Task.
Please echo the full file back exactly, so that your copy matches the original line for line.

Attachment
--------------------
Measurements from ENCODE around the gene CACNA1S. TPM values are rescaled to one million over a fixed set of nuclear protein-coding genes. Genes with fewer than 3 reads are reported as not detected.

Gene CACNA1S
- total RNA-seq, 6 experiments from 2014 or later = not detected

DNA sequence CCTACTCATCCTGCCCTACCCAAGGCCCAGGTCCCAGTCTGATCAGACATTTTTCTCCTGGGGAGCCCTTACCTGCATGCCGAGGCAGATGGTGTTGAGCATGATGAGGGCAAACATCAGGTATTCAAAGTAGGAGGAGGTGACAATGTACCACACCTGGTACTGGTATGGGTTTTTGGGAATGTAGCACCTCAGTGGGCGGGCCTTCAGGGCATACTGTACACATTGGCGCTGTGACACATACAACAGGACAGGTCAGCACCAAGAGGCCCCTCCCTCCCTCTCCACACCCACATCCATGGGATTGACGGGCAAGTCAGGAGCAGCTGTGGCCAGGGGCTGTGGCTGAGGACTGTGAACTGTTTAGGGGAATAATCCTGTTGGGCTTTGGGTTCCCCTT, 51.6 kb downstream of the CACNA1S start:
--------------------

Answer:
Measurements from ENCODE around the gene CACNA1S. TPM values are rescaled to one million over a fixed set of nuclear protein-coding genes. Genes with fewer than 3 reads are reported as not detected.

Gene CACNA1S
- total RNA-seq, 6 experiments from 2014 or later = not detected

DNA sequence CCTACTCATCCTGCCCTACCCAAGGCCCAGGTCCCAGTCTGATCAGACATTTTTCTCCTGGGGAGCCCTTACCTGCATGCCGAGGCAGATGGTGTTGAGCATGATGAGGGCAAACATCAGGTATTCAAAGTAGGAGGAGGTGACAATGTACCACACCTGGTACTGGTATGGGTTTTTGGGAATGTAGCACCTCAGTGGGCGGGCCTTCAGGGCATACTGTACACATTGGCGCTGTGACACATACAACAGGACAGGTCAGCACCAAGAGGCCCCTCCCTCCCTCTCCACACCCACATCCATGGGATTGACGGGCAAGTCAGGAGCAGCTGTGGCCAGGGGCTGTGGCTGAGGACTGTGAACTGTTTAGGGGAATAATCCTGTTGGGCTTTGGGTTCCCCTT, 51.6 kb downstream of the CACNA1S start: